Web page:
Presumption of Innocence in Criminal Procedure

Author:Tatiana Zbanca
Position:Moldova University of Eurpean Studies, Faculty of Law
Pages:266-268
SUMMARY

Presumption of innocence appears as a rule hardly in modern penal trial. For first time was noted in legislation from the end of the XVIIIth century (United States of America legislation and Declaration of Human Rights and Citizens in 1789). This constituted a reaction compared to inquisitional report, which practically the one involved into a penal case was presumed always guilty, reverting the... (see full summary)

 
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Presumption of Innocence in Criminal Procedure
Tatiana Zbanca
Moldova University of Eurоpean Studies, Faculty of Law
t.zbanca@mail.ru
Abstract: Presumption of innocence appears as a rule hardly in modern penal trial. For first time
was noted in legisla tion from the end of the XVIIIth century (United States of America legislation
and Declaration of Human Rights and Citizens in 1789). This constituted a r eaction compared to
inquisitional report, which practically the one involved int o a penal case was presumed always
guilty, reverting the obligation of proving own inn ocence. According to the U.S. Supreme Court,
the pr esumption of the innocence of a criminal defendant is best described as an assumption of
innocence that is indulged i n the absence of contrary evidence. It is not considered evidence of the
defendant's innocence, and it does not requi re that a mandatory inference favorable to the
defendant be drawn from any facts in evidence.
Presumption of innocence is a principle that requires the government to prove the guilt of a
criminal defendant and relieves the defendant of any burden to prove his or her innocence. This
presumption should be understood as a rule of regulation of charge of probatorium, as a warrantee
for innocent citizens against legal errors.
In this way, according to article 8 of Criminal Procedure Code of the Republic of Moldova, the
accused and the defendant is not obliged to prove his innocence. In case when exist proves of
guiltiness, the accused or the defendant has the right to prove their groundless. Law presumes that
in a case is innocent as long wasn’t brought proof of guiltiness.
This thesis is absolute and should be in the way that the defendant never has the obligation to
prove his innocence, neither when the proof of guiltiness is made by the one who accuses.
However, when legal authorities had formulated the accusation and develop an intensive activity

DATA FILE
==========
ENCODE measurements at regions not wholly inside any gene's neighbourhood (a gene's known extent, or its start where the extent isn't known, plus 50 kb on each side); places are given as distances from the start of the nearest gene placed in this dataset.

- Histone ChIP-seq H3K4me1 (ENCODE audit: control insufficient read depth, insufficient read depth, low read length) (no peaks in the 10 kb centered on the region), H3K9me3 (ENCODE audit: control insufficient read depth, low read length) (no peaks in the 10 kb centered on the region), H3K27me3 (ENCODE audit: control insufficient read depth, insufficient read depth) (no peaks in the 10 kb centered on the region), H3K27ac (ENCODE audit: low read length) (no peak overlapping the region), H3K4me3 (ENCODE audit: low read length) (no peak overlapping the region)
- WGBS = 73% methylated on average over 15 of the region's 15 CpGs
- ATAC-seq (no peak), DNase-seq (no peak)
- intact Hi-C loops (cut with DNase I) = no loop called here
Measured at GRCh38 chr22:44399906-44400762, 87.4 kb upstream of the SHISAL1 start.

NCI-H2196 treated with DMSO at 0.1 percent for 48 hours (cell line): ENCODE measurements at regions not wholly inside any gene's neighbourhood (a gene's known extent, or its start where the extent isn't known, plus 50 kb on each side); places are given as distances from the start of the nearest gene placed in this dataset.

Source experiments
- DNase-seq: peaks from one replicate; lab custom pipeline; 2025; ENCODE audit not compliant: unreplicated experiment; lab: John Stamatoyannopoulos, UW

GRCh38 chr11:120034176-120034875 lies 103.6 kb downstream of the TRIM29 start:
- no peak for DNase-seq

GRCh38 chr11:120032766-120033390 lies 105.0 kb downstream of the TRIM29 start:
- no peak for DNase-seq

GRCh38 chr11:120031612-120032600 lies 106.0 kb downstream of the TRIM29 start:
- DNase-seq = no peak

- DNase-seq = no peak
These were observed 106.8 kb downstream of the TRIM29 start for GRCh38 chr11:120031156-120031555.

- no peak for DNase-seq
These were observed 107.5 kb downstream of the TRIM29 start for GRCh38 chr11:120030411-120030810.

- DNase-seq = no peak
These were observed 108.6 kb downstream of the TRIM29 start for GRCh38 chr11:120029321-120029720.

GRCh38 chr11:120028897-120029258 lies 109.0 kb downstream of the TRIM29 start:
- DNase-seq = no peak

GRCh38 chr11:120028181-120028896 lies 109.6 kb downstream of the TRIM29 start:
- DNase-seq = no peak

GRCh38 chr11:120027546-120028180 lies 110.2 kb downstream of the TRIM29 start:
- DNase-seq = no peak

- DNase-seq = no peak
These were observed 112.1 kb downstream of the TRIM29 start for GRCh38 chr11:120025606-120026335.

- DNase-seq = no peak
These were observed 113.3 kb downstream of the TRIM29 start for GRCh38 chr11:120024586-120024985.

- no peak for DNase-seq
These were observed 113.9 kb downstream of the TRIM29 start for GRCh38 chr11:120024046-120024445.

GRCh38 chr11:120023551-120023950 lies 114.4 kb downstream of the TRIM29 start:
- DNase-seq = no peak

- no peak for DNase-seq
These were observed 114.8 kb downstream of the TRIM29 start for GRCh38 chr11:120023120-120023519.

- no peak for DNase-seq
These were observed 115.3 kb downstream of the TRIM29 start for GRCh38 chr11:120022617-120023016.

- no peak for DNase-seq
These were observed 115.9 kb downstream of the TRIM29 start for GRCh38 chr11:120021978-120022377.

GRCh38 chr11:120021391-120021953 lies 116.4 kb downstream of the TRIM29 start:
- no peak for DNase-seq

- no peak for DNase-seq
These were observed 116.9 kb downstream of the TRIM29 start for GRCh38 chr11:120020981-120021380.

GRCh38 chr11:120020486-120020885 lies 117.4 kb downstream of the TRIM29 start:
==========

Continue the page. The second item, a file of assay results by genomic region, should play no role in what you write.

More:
for proving it, the accused or the defendant is not interested to be impassive and to wait the result
of investigation and judging, but is interested that his innocence to be established as fast as
possible.
Presumption of innocence appears as a rule hardly in modern penal trial. For first time was noted
in legislation from the end of the XVIIIth century (United States of America legislation and
Declaration of Human Rights and Citizens in 1789). This constituted a reaction compared to
inquisitional report, which practically the one involved into a penal case was presumed always
guilty, reverting the obligation of proving own innocence. According to the U.S. Supreme Court,
the presumption of the innocence of a criminal defendant is best described as an assumption of
innocence that is indulged in the absence of contrary evidence (Taylor v. Kentucky, 436 U.S. 478,
98 S. Ct. 1930, 56 L. Ed. 2d 468 [1978]). It is not considered evidence of the defendant's
innocence, and it does not require that a mandatory inference favorable to the defendant be drawn
from any facts in evidence.
In contemporary period on international plan should be mentioned the Universal Declaration of
Human Rights adopted by O.U.N. in 1948, that stipulates “the presumption of innocence” in
article 11 under following formulation: “Any accused person of committing a crime is presumed
innocent so long as his guiltiness wasn’t established in a public trial, by assuring necessary
warranties of defense”. Likewise, presumption of innocence is stipulated in article 6 paragraphs 2
from European Convention of Human Rights (1959) and in article 14 paragraphs 2 of International
Treaty of civil and public rights (1966), as well as in many other international acts. The
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